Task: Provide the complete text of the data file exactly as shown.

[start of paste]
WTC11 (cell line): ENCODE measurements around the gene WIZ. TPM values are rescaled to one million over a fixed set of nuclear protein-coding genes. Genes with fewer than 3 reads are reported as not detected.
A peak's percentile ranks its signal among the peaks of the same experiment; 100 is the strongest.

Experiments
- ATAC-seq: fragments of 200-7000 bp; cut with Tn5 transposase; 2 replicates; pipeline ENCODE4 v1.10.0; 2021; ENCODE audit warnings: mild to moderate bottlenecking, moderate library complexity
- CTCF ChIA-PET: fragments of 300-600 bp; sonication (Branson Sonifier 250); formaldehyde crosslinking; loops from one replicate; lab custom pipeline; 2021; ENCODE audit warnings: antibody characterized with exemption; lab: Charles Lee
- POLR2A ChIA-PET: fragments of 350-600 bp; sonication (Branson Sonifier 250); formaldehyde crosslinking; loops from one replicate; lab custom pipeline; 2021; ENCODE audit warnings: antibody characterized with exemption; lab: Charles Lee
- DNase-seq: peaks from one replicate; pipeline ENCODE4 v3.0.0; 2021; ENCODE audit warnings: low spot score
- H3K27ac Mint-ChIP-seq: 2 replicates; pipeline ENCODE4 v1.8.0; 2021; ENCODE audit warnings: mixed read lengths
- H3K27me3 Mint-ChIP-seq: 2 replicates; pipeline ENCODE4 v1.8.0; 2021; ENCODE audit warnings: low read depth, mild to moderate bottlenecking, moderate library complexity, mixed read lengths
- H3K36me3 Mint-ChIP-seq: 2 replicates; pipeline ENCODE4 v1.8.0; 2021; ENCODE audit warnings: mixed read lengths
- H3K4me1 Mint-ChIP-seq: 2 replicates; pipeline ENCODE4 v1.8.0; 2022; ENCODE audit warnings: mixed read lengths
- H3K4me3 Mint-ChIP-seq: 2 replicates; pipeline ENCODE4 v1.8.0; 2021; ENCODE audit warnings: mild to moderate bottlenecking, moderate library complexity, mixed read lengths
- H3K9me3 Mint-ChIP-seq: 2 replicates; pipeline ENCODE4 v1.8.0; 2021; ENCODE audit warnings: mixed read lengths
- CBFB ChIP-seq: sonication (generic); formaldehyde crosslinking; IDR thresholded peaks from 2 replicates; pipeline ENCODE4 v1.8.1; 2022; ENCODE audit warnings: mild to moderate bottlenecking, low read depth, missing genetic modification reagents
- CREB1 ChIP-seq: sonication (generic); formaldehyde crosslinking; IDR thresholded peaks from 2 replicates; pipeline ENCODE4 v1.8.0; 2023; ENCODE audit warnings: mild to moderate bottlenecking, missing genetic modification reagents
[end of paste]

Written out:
WTC11 (cell line): ENCODE measurements around the gene WIZ. TPM values are rescaled to one million over a fixed set of nuclear protein-coding genes. Genes with fewer than 3 reads are reported as not detected.
A peak's percentile ranks its signal among the peaks of the same experiment; 100 is the strongest.

Experiments
- ATAC-seq: fragments of 200-7000 bp; cut with Tn5 transposase; 2 replicates; pipeline ENCODE4 v1.10.0; 2021; ENCODE audit warnings: mild to moderate bottlenecking, moderate library complexity
- CTCF ChIA-PET: fragments of 300-600 bp; sonication (Branson Sonifier 250); formaldehyde crosslinking; loops from one replicate; lab custom pipeline; 2021; ENCODE audit warnings: antibody characterized with exemption; lab: Charles Lee
- POLR2A ChIA-PET: fragments of 350-600 bp; sonication (Branson Sonifier 250); formaldehyde crosslinking; loops from one replicate; lab custom pipeline; 2021; ENCODE audit warnings: antibody characterized with exemption; lab: Charles Lee
- DNase-seq: peaks from one replicate; pipeline ENCODE4 v3.0.0; 2021; ENCODE audit warnings: low spot score
- H3K27ac Mint-ChIP-seq: 2 replicates; pipeline ENCODE4 v1.8.0; 2021; ENCODE audit warnings: mixed read lengths
- H3K27me3 Mint-ChIP-seq: 2 replicates; pipeline ENCODE4 v1.8.0; 2021; ENCODE audit warnings: low read depth, mild to moderate bottlenecking, moderate library complexity, mixed read lengths
- H3K36me3 Mint-ChIP-seq: 2 replicates; pipeline ENCODE4 v1.8.0; 2021; ENCODE audit warnings: mixed read lengths
- H3K4me1 Mint-ChIP-seq: 2 replicates; pipeline ENCODE4 v1.8.0; 2022; ENCODE audit warnings: mixed read lengths
- H3K4me3 Mint-ChIP-seq: 2 replicates; pipeline ENCODE4 v1.8.0; 2021; ENCODE audit warnings: mild to moderate bottlenecking, moderate library complexity, mixed read lengths
- H3K9me3 Mint-ChIP-seq: 2 replicates; pipeline ENCODE4 v1.8.0; 2021; ENCODE audit warnings: mixed read lengths
- CBFB ChIP-seq: sonication (generic); formaldehyde crosslinking; IDR thresholded peaks from 2 replicates; pipeline ENCODE4 v1.8.1; 2022; ENCODE audit warnings: mild to moderate bottlenecking, low read depth, missing genetic modification reagents
- CREB1 ChIP-seq: sonication (generic); formaldehyde crosslinking; IDR thresholded peaks from 2 replicates; pipeline ENCODE4 v1.8.0; 2023; ENCODE audit warnings: mild to moderate bottlenecking, missing genetic modification reagents